ERS’ MARKET 101

Have questions? Not sure if you can ask for a discount or are allowed to ask for a taste? “Every farmers’ market has a market manager who is readily available to answer questions,” says Diana Dyer. “In addition, many markets provide tours, during which you can ask about how to shop at a farmers’ market, plus [there are] various food demonstrations where you may sample new foods.”

Broccoli, kale or lettuce greens at the grocery store, and they’ll be gone in two days because they were probably picked in California or Florida, then shipped.

“There are also many more varieties of things than at the grocery store,” she says. “You can find purple broccoli, 10 different kinds of radishes, lettuce and herbs you’ve never heard of, like purslane.” Since experts recommend not only eating more produce, but also eating a greater variety, the wider selection is another major advantage.

To encourage her clients to mix up their menus, “I ask them to make a commitment to try one new fruit or vegetable each week,” Dyer explains. “I tell them to buy it in season and locally grown, if possible, so it is fully ripe and at its peak of flavor. Also, I recommend they buy a reasonable amount (not an entire bushel basket!) and ask the farmer for a simple or favorite way of preparing it.”

NOT JUST PRETTY FACES

Fruits and vegetables offer so many health benefits that they are truly superfoods.

“They lower blood pressure as much as medication,” Detroyer points out. “Many people who have high blood pressure are getting too much salt [sodium] and not enough potassium—and fruits and vegetables are loaded with potassium.”

They also help decrease cholesterol and triglyceride levels, which are contributing factors to heart disease. Plus they can slow aging better than any plastic surgeon. “Inflammation is what makes you age,” says Detroyer. “When you get more antioxidants from fruits and vegetables, you have less oxidation.”

They also can help with weight control. “The fiber and fluid in fruits and vegetables fill us up, so we don’t get as hungry as quickly,” adds Detroyer—and for a lot fewer calories than snacks like chips, pretzels and cookies.

Another reason to love everything from apples to zucchini: New research published in the American Journal of Public Health found that they can even make you happier. The study, which followed more than 

12,000 people, found that people became incrementally more content with each additional serving of fruits and vegetables they consumed, up to eight a day. The researchers speculate that antioxidants may be responsible for the cheerfulness boost.

PiCK A WINNER

Here’s how to reap the most benefits and make the smartest selections at the farmers’ market.

SCOPE OUT THE WHOLE MARKET FIRST

Prices can be different, variety can be different; one stall can have fresher produce than another, notes Detroyer.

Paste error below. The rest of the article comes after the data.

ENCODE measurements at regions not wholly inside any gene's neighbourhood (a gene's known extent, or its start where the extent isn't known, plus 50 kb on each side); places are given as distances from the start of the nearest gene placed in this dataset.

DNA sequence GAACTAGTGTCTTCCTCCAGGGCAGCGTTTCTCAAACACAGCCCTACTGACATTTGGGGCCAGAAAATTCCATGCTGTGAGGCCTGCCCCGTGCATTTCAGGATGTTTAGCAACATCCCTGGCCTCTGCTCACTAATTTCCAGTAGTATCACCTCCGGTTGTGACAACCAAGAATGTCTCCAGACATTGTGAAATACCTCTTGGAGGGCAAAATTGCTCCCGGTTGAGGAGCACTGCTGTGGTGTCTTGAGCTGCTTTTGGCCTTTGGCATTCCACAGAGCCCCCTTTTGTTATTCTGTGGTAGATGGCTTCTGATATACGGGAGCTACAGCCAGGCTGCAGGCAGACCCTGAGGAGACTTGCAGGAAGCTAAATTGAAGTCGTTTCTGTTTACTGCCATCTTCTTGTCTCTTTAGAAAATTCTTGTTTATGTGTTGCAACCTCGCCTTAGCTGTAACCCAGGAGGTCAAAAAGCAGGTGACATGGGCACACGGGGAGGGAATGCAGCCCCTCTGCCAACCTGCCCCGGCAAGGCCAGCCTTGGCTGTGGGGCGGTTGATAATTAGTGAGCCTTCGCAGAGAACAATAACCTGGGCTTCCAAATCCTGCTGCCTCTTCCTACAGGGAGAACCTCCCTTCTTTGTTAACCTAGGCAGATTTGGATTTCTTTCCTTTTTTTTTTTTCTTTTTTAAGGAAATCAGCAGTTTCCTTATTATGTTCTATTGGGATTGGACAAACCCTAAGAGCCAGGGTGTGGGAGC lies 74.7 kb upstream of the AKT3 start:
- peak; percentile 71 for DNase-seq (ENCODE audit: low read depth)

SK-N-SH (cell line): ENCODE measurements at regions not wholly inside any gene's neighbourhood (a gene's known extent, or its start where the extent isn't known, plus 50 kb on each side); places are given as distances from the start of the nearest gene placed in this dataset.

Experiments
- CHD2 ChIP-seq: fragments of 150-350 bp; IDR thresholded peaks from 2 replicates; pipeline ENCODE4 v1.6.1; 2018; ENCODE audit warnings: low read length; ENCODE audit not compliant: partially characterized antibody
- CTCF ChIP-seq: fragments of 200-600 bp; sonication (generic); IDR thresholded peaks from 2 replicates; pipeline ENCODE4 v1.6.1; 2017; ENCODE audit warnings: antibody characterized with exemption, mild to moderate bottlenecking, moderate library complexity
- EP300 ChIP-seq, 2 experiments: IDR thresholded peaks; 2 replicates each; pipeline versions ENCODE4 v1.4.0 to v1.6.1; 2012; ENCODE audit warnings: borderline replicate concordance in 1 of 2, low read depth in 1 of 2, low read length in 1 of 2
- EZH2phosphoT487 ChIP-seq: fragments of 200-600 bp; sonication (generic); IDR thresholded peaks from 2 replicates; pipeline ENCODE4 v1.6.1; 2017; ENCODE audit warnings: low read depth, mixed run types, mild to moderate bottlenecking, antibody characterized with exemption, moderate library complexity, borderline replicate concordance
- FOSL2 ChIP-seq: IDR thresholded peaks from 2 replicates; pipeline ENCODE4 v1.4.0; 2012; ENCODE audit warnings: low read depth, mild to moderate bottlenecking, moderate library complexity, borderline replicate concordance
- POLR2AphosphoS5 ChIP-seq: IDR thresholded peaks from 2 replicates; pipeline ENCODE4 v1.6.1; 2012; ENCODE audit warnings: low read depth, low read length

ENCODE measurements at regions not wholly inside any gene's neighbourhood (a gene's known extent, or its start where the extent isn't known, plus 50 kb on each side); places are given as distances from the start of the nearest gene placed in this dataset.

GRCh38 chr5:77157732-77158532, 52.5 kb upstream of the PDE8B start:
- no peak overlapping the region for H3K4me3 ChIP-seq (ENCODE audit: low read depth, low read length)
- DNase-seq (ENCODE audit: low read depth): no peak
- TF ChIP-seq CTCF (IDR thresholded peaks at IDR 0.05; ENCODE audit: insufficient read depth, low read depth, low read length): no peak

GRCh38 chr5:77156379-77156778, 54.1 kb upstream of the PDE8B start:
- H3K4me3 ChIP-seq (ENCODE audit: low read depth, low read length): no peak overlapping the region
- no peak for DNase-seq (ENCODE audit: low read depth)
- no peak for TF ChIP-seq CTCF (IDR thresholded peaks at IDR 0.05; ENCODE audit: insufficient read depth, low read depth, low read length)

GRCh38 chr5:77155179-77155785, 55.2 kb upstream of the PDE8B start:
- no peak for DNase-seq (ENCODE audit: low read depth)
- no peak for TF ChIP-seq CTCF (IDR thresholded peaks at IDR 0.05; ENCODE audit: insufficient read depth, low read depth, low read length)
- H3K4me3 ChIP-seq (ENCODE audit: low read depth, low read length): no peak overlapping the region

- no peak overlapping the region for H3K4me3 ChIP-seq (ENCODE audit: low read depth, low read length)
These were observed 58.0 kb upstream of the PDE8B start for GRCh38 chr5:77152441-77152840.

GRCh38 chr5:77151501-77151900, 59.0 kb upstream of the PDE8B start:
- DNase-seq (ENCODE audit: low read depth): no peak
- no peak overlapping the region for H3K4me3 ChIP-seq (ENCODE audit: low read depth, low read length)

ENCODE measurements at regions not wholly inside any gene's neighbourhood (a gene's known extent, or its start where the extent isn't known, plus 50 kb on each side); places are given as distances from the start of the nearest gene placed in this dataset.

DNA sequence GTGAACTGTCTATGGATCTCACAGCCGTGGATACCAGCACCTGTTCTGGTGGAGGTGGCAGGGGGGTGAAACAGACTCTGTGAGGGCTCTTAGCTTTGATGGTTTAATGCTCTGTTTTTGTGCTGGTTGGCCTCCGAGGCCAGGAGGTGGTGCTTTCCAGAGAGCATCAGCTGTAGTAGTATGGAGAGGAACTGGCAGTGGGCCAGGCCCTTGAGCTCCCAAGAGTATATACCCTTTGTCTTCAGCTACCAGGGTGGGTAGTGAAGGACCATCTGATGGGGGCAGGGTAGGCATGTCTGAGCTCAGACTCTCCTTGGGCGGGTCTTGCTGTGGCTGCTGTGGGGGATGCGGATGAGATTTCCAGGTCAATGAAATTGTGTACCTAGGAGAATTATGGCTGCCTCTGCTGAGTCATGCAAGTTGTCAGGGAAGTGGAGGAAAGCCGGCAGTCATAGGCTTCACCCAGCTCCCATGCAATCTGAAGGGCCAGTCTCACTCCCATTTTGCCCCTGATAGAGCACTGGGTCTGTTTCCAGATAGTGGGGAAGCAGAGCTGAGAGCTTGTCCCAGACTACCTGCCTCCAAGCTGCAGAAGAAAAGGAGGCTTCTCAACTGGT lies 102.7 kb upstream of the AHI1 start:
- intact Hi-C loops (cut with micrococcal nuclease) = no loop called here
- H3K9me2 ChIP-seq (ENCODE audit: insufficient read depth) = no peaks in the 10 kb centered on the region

GO EARIY FOR FRESHNESS

For the best selection and to avoid droopy greens and wilting herbs, make it to the market in the a.m.

GO LATE FOR BARGAINS

Farmers usually don’t want to have to haul unsold merchandise home.

THE VAST STEP: GETTING IT TO THE TABLE

You’ve brought home a bounty of the freshest produce from the farmers’ market now you just need to figure out how to prepare it all. Cookbook author Marie Simmons has some advice on getting it from the farm to the table.

KEEP IT SIMPLE

“I think people have a tendency to think things need to be complicated, or they think they need a recipe,” she says. “There’s nothing better than steamed carrots. Or chop some tomatoes, add a tiny bit of garlic, some torn basil, toss with hot pasta and it’s just the essence of summer.”

SHOP AT THE FARMERS’ MARKET BEFORE THE SUPERMARKET

It’s hard to predict what will be available, Detroyer says.

BMNG CASH. Many vendors don’t accept credit or debit cards.

USE EVERY PART OF THE VEGETABLE

“There are all sorts of ways to prepare beets that are healthy,” Simmons notes. “You can wilt the greens in a little olive oil with garlic to make a delicious side dish. The beets themselves don’t have to be boiled; instead wrap each individual beet in foil and bake in the oven anywhere from 45 minutes to an hour, depending on size, until they are tender. Use them in a salad or serve warm with pesto.”

PURCHASE SMALl AMOUNTS

Only buy what you’ll be able to eat in the next few days.

LOOKS ARE NOT DECEIVING

Pick fruits and vegetables without any breaks in their skin, Detroyer advises. “If there’s a nick, bacteria can get in and start to rot. Also avoid anything wrinkled—it’s old.”

SMART STORAGE

The Academy of Nutrition and Dietetics recommends that you keep “gas-sensitive” fruits and vegetables away from “gas¬releasing” items, which emit ethylene gas and can speed the ripening of the sensitive types.

Gas releasers include: apples, apricots, unripe bananas, figs, cantaloupe, honeydew, kiwi, nectarines, peaches, plums, avocados and tomatoes.

Gas-sensitive produce: ripe bananas, broccoli, Brussels sprouts, cabbage, carrots, cauliflower, cucumbers, eggplant, lettuce and other leafy greens, peppers, squash and sweet potatoes.

While tomatoes, avocados, bananas, nectarines, potatoes, onions, garlic and winter squash shouldn’t be refrigerated, put melons, figs, plums, apricots, berries, cucumber, cabbage, broccoli, lettuce and Brussels sprouts in the crisper drawer of your refrigerator as soon as you get home.